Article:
EO file photoJill and Allen Stiffler attempt to solve an algebra problem sitting at the desk of their daughter Kim Carter at Weston-McEwen High School Feb. 23, 1994. Parents filled in for many students at the invitation of the school.
Parents of Weston-McEwen high school students entered the wayback machine in February of 1994 when they switched places with their kids and went back to school for a day. It was a chance to see what their kids were learning and doing, and most parents were pleasantly surprised.
Librarian Ruth Kostur and teacher Jennifer Riley were the brains behind the switch, which proved to be both instructive and frustrating for adults who scrambled to make it to class on time and stared blankly at math problems scribbled on a white board. The idea, said principal Wayne Kostur, was to get parents more involved in their students’ academic lives.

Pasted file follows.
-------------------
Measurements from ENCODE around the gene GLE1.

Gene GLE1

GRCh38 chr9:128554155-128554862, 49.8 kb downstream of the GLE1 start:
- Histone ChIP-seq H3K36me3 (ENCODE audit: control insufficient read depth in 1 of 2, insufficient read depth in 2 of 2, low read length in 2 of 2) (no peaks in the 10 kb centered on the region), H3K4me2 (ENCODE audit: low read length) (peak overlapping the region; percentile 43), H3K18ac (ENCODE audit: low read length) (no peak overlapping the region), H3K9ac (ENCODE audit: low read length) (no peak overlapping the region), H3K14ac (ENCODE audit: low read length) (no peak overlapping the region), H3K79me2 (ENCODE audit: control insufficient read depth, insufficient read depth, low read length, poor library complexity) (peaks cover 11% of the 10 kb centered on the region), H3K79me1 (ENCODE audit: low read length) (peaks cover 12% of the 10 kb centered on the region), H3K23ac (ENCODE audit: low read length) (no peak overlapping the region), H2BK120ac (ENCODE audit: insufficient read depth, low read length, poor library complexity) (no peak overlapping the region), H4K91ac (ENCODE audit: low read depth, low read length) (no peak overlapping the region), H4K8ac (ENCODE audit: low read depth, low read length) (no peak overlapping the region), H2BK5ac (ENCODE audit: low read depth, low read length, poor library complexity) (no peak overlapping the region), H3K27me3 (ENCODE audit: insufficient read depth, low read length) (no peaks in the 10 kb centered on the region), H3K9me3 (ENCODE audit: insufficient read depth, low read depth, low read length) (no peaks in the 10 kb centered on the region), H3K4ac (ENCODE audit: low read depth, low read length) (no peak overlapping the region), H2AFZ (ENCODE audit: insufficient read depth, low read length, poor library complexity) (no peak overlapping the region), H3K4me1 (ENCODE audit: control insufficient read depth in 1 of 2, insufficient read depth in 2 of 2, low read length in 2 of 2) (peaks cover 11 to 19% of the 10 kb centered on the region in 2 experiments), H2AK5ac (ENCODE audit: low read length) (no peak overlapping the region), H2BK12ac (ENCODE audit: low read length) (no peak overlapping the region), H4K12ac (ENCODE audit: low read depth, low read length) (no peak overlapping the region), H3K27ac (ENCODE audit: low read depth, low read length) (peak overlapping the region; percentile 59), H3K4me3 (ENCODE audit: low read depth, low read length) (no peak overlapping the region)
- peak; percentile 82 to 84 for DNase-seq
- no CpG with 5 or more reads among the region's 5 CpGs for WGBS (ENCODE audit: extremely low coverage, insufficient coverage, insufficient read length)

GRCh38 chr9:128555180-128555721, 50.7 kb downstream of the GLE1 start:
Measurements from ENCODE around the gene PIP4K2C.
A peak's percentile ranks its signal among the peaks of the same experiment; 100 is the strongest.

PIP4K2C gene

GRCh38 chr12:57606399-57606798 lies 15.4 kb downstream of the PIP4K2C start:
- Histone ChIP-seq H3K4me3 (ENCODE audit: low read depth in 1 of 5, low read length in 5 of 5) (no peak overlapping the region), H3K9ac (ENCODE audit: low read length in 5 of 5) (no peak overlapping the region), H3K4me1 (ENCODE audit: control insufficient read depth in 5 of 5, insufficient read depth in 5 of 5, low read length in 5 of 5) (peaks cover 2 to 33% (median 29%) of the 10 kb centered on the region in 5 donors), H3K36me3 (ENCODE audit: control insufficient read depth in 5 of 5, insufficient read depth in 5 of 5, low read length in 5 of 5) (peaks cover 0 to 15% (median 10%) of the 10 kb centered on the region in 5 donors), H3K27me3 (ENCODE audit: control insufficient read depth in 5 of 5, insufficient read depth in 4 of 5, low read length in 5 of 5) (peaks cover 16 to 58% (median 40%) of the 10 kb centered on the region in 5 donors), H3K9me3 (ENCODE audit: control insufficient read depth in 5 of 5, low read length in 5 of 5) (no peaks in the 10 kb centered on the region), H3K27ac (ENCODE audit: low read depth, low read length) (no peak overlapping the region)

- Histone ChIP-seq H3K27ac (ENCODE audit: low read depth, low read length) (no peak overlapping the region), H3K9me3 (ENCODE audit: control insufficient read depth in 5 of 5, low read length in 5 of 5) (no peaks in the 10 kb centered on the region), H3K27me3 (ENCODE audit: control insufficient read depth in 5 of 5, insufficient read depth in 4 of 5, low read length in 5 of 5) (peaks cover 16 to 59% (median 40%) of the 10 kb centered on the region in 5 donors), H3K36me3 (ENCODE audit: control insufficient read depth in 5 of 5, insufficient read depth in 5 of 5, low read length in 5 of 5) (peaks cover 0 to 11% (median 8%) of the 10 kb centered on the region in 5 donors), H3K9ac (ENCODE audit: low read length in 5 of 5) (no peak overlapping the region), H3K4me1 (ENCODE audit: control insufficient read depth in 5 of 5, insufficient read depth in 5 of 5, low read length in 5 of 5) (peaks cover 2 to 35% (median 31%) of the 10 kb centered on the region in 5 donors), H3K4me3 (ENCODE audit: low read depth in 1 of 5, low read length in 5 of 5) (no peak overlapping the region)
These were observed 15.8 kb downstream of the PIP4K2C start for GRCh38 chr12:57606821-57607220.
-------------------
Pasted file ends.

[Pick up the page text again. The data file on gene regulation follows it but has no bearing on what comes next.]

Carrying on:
It wasn’t exactly a fair trade, though — while parents were dealing with sticky lockers and hypotenuse triangles, their teenagers were sleeping in and watching TV.
“It’s great,” said Tim Pupo, who switched with daughter Tammy for the day. “They ought to make it mandatory.” Pupo said his daughter had planned to make the trade mutual, and cover his job at Eastern Oregon Correctional Institution in Pendleton, but a basketball injury put a kibosh on those plans.
For most of the 40-something students-for-a-day, school had changed considerably in the ensuing decades. Computers were now a mainstay in the classroom, and science classes were much more challenging. Some things, though, remain the same — math is still hard, and impromptu speeches still aren’t any fun.
The point wasn’t correct answers or perfect attendance, however. “If you had to struggle a little bit,” said teacher Elvin Taylor after his sixth period math class, “then it will help you understand the struggles your kids go through sometimes.” He was talking about trigonometry, but he might as well have been talking about the whole exercise.